WELLINGTON Shire Council is seeking input from the public to guide vision following the revisit of its Wellington 2030 campaign.
The campaign was relaunched on Wednesday morning at the Wellington Entertainment Centre with councillors Scott Rossetti and Carolyn Crossley on hand to speak to the residents regarding their concerns and comments.
The launch coincided with a morning performance of the Wiggles, allowing plenty of discussion on the importance of securing the future of Wellington’s youngest residents.
An initial survey gauging key community concerns for the Wellington Shire was conducted in 2008, receiving 1000 responses, in addition to a number of workshops with schools and forums for stakeholders.
From this, the council was able to divide Wellington’s main areas of interest into nine themes that reflect Wellington’s main areas of interest; council, culture, development, economy, liveability, natural environment, population, transport and roads as well as wellbeing and safety are key areas of concern for Wellington residents.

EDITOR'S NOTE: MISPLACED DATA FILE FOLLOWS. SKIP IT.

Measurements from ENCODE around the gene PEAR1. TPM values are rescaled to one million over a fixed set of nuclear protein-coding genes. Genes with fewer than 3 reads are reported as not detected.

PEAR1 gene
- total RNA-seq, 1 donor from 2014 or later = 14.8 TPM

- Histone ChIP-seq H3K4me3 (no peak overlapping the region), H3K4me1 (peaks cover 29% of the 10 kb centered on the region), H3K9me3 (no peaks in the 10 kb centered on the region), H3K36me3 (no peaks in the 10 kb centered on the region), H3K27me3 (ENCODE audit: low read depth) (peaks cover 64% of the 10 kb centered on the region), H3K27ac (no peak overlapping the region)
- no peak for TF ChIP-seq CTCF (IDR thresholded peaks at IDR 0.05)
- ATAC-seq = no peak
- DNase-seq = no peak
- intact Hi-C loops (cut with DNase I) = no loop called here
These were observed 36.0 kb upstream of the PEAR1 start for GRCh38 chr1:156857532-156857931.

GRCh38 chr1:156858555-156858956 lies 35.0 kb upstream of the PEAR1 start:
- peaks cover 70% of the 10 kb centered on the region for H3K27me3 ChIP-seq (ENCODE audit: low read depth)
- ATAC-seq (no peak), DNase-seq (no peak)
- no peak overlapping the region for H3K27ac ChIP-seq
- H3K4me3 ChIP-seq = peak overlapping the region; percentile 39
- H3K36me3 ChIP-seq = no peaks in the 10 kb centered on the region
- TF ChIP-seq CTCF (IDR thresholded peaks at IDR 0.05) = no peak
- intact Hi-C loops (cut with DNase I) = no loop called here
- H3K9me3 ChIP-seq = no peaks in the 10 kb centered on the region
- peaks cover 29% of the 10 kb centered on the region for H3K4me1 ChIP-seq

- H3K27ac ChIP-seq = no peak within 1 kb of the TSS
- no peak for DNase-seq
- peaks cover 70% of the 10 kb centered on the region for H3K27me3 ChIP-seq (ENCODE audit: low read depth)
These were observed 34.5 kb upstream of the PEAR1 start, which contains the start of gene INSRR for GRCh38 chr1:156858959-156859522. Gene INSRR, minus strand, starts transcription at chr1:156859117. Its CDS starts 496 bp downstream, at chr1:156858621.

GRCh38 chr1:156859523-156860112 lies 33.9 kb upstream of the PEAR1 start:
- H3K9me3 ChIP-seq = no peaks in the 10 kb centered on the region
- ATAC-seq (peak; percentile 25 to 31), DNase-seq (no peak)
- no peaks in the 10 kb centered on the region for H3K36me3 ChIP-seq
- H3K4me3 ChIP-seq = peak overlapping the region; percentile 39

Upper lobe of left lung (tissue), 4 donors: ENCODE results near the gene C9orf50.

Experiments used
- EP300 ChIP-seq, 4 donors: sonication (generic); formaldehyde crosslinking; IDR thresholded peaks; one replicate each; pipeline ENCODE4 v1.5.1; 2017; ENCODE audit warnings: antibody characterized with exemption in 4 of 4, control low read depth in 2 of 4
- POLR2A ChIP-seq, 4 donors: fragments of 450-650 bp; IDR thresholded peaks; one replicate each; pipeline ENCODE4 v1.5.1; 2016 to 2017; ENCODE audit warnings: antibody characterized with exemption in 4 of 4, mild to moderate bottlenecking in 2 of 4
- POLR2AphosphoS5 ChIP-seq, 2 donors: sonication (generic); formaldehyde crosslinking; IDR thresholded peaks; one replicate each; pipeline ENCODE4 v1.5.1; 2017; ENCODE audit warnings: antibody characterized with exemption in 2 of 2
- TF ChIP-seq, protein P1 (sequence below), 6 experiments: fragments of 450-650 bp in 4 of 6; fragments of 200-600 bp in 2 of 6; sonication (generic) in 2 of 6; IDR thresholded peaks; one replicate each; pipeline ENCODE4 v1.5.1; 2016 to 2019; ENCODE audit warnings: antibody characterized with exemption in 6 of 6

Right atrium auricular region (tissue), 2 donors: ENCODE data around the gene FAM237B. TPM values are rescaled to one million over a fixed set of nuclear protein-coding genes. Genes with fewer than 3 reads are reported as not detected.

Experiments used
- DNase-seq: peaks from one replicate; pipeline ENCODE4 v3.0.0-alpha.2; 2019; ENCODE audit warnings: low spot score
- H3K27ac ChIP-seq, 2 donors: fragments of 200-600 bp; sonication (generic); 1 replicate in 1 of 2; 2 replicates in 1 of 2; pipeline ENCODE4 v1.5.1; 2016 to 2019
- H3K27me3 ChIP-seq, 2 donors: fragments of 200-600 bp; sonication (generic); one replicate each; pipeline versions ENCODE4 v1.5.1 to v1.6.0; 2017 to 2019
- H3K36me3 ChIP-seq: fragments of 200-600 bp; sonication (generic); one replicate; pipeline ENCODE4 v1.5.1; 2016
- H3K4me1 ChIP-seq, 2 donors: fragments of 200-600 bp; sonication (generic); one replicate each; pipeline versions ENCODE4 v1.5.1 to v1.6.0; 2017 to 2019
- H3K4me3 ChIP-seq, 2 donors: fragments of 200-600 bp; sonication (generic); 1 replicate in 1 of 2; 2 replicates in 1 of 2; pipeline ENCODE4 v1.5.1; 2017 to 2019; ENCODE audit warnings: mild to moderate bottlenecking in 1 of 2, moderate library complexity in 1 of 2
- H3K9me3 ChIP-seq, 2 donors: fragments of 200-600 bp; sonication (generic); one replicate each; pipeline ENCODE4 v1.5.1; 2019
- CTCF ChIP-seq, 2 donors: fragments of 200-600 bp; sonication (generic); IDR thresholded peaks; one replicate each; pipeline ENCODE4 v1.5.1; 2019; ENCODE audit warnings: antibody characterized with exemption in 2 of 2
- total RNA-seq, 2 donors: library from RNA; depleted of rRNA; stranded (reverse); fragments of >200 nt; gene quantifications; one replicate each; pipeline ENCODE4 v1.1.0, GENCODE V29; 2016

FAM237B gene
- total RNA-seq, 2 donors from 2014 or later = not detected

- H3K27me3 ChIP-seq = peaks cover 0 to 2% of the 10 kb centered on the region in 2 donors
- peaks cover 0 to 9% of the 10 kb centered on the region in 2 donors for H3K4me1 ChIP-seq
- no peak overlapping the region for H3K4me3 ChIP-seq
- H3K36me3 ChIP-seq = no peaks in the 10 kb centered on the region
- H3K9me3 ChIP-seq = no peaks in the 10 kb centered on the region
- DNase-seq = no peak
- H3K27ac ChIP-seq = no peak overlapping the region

Strategies were then outlined to demonstrate how the council plans to accomplish the vision.
Council found a revisit was necessary, because of many changing external factors in the Wellington region, and the 2016 survey is a means of confirming that Wellington Shire is headed in the right direction, and investigating any new issues that may have arisen.
“The 2030 is a really crucial document that the council makes because it directs what the vision and the future is for Wellington,” Cr. Crossley said.
“We really want the community to be involved in that process, because this is where our business plans come from, and this is where our budgets are made from, so really it’s the biggest single document that has impact on what happens in your council.
“[We need] as many people as possible, from all sorts of varieties- online, at your local library, at the information desks- to fill in a quick form of what you want your community to be.”
More information regarding the survey can soon be found at www.wellington2030.com.